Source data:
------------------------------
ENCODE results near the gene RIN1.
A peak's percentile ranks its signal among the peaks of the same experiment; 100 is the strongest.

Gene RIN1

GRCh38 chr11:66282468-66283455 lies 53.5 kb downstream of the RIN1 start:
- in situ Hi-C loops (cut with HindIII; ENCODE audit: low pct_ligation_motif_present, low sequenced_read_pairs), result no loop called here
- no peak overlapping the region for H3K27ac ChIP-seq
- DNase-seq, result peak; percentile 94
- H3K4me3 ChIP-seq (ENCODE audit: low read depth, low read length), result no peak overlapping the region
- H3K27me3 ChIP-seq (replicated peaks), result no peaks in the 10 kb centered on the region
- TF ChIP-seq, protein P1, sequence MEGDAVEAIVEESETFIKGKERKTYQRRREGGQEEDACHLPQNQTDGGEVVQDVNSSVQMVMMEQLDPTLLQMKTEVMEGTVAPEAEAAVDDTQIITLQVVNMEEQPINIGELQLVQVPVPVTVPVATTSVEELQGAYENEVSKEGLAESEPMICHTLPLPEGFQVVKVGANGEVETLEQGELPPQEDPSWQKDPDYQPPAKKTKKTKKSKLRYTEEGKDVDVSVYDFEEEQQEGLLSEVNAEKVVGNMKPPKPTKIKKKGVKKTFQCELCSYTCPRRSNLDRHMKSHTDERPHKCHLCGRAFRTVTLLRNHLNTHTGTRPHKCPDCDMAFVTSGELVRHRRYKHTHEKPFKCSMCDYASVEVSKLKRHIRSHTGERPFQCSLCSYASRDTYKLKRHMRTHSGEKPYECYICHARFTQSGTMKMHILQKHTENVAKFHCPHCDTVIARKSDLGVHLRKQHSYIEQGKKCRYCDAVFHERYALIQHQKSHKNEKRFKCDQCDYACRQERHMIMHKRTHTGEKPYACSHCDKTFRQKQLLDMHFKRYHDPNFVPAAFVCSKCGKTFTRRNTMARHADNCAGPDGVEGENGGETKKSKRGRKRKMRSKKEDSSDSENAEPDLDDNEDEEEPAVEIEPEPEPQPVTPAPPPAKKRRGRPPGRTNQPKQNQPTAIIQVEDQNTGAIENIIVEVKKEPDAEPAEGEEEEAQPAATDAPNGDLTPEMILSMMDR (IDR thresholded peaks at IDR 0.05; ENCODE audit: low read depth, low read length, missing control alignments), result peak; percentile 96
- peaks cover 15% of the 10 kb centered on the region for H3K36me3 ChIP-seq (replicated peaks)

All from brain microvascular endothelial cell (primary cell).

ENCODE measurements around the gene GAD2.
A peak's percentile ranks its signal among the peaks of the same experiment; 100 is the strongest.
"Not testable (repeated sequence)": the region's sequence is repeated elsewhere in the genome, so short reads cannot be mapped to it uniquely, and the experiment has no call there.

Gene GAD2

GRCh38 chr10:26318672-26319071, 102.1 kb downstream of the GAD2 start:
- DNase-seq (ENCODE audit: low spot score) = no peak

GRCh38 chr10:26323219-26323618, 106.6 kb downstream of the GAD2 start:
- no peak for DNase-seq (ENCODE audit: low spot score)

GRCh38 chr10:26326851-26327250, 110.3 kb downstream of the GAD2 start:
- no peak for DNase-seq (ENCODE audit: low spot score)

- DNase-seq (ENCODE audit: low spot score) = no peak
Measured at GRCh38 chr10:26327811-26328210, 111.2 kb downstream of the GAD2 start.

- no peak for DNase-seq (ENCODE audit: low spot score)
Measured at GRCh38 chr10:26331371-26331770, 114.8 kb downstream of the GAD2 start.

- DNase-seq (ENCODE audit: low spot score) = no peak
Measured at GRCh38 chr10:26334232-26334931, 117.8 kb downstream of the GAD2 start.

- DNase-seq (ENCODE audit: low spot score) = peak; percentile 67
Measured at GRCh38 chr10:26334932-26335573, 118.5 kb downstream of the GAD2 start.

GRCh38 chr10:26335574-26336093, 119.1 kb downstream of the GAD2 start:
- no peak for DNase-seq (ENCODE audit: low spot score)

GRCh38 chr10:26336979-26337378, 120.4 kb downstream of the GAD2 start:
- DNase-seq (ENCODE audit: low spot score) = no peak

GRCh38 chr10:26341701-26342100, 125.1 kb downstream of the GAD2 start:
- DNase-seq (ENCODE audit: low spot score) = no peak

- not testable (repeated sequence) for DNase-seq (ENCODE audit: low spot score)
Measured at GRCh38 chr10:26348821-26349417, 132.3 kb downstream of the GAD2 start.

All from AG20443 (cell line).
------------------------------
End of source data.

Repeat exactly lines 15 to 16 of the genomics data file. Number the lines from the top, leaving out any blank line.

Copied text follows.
"Not testable (repeated sequence)": the region's sequence is repeated elsewhere in the genome, so short reads cannot be mapped to it uniquely, and the experiment has no call there.

Gene GAD2